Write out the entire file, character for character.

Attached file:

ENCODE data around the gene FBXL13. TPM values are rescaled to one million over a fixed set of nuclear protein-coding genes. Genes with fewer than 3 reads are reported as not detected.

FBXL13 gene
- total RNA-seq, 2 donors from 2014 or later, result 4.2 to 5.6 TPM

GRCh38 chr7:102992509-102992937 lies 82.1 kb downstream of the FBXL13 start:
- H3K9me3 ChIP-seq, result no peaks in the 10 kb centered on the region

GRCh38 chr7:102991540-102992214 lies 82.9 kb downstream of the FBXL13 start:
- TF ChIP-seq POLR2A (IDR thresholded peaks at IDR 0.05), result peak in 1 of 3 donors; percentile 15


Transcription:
ENCODE data around the gene FBXL13. TPM values are rescaled to one million over a fixed set of nuclear protein-coding genes. Genes with fewer than 3 reads are reported as not detected.

FBXL13 gene
- total RNA-seq, 2 donors from 2014 or later, result 4.2 to 5.6 TPM

GRCh38 chr7:102992509-102992937 lies 82.1 kb downstream of the FBXL13 start:
- H3K9me3 ChIP-seq, result no peaks in the 10 kb centered on the region

GRCh38 chr7:102991540-102992214 lies 82.9 kb downstream of the FBXL13 start:
- TF ChIP-seq POLR2A (IDR thresholded peaks at IDR 0.05), result peak in 1 of 3 donors; percentile 15